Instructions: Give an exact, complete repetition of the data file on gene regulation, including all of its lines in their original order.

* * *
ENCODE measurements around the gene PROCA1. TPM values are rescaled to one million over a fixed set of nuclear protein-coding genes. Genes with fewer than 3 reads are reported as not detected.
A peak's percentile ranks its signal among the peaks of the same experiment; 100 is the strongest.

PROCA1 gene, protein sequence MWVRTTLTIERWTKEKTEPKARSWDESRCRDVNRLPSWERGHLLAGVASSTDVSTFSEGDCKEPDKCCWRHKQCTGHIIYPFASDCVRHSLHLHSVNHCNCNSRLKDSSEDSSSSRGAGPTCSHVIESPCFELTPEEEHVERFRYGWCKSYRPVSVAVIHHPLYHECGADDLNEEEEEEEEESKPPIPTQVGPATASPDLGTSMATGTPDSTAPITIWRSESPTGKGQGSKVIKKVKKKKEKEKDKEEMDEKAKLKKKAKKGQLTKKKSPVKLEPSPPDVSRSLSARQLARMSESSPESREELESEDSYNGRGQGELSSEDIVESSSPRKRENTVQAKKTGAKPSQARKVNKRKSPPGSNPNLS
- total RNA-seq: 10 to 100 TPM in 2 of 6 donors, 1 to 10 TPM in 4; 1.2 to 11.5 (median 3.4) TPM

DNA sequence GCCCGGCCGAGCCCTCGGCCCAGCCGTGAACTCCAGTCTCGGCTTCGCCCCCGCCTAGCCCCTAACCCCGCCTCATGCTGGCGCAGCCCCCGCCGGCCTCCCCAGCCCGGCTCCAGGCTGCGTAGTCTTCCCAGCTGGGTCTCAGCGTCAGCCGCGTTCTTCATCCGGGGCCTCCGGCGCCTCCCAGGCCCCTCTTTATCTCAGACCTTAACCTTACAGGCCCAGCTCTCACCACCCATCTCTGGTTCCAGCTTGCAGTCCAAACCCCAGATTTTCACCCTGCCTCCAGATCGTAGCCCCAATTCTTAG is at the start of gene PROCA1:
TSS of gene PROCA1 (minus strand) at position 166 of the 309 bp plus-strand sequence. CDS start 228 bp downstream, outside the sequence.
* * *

ENCODE measurements around the gene PROCA1. TPM values are rescaled to one million over a fixed set of nuclear protein-coding genes. Genes with fewer than 3 reads are reported as not detected.
A peak's percentile ranks its signal among the peaks of the same experiment; 100 is the strongest.

PROCA1 gene, protein sequence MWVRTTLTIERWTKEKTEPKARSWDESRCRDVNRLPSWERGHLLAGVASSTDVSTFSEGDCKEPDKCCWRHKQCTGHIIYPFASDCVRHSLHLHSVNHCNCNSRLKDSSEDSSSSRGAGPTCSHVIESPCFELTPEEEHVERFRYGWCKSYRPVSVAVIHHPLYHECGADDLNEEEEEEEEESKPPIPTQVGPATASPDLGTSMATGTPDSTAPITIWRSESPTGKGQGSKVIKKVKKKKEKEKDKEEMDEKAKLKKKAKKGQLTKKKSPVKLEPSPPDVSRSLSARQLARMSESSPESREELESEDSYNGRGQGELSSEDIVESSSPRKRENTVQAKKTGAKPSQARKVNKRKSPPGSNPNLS
- total RNA-seq: 10 to 100 TPM in 2 of 6 donors, 1 to 10 TPM in 4; 1.2 to 11.5 (median 3.4) TPM

DNA sequence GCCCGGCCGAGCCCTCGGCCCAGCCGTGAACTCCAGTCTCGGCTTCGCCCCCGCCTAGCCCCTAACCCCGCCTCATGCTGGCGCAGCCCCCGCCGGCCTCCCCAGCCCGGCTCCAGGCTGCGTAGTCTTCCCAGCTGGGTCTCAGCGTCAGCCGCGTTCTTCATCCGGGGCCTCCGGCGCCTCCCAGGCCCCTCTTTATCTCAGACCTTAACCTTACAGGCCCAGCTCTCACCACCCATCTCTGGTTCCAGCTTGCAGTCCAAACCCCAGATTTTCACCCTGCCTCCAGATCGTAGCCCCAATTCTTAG is at the start of gene PROCA1:
TSS of gene PROCA1 (minus strand) at position 166 of the 309 bp plus-strand sequence. CDS start 228 bp downstream, outside the sequence.